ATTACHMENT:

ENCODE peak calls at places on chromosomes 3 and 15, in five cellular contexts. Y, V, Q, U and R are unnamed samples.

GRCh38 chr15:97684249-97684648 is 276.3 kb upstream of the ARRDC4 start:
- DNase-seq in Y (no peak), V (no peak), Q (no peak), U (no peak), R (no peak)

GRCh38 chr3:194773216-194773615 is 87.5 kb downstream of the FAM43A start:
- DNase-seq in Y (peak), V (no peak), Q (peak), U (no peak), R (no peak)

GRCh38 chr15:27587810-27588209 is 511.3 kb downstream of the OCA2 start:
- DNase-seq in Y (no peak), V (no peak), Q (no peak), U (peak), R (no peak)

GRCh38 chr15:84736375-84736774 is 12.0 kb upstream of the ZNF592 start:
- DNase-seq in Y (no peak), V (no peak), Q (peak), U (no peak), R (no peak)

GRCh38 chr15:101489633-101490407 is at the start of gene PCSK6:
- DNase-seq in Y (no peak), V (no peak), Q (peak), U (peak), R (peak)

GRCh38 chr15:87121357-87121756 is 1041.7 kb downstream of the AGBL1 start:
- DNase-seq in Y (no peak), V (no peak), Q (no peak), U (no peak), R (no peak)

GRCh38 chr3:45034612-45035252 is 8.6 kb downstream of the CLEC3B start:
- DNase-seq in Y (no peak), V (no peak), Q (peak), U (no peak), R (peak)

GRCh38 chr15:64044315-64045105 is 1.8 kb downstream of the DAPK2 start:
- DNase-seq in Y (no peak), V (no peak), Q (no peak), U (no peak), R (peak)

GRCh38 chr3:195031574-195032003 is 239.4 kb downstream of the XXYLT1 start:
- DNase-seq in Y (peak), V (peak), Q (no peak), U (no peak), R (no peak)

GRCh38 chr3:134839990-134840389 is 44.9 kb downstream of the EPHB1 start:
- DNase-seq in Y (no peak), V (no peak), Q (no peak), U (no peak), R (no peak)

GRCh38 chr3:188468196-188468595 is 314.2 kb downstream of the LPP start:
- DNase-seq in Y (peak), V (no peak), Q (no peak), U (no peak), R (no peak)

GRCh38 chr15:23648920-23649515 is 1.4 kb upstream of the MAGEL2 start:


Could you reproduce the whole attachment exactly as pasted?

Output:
ENCODE peak calls at places on chromosomes 3 and 15, in five cellular contexts. Y, V, Q, U and R are unnamed samples.

GRCh38 chr15:97684249-97684648 is 276.3 kb upstream of the ARRDC4 start:
- DNase-seq in Y (no peak), V (no peak), Q (no peak), U (no peak), R (no peak)

GRCh38 chr3:194773216-194773615 is 87.5 kb downstream of the FAM43A start:
- DNase-seq in Y (peak), V (no peak), Q (peak), U (no peak), R (no peak)

GRCh38 chr15:27587810-27588209 is 511.3 kb downstream of the OCA2 start:
- DNase-seq in Y (no peak), V (no peak), Q (no peak), U (peak), R (no peak)

GRCh38 chr15:84736375-84736774 is 12.0 kb upstream of the ZNF592 start:
- DNase-seq in Y (no peak), V (no peak), Q (peak), U (no peak), R (no peak)

GRCh38 chr15:101489633-101490407 is at the start of gene PCSK6:
- DNase-seq in Y (no peak), V (no peak), Q (peak), U (peak), R (peak)

GRCh38 chr15:87121357-87121756 is 1041.7 kb downstream of the AGBL1 start:
- DNase-seq in Y (no peak), V (no peak), Q (no peak), U (no peak), R (no peak)

GRCh38 chr3:45034612-45035252 is 8.6 kb downstream of the CLEC3B start:
- DNase-seq in Y (no peak), V (no peak), Q (peak), U (no peak), R (peak)

GRCh38 chr15:64044315-64045105 is 1.8 kb downstream of the DAPK2 start:
- DNase-seq in Y (no peak), V (no peak), Q (no peak), U (no peak), R (peak)

GRCh38 chr3:195031574-195032003 is 239.4 kb downstream of the XXYLT1 start:
- DNase-seq in Y (peak), V (peak), Q (no peak), U (no peak), R (no peak)

GRCh38 chr3:134839990-134840389 is 44.9 kb downstream of the EPHB1 start:
- DNase-seq in Y (no peak), V (no peak), Q (no peak), U (no peak), R (no peak)

GRCh38 chr3:188468196-188468595 is 314.2 kb downstream of the LPP start:
- DNase-seq in Y (peak), V (no peak), Q (no peak), U (no peak), R (no peak)

GRCh38 chr15:23648920-23649515 is 1.4 kb upstream of the MAGEL2 start: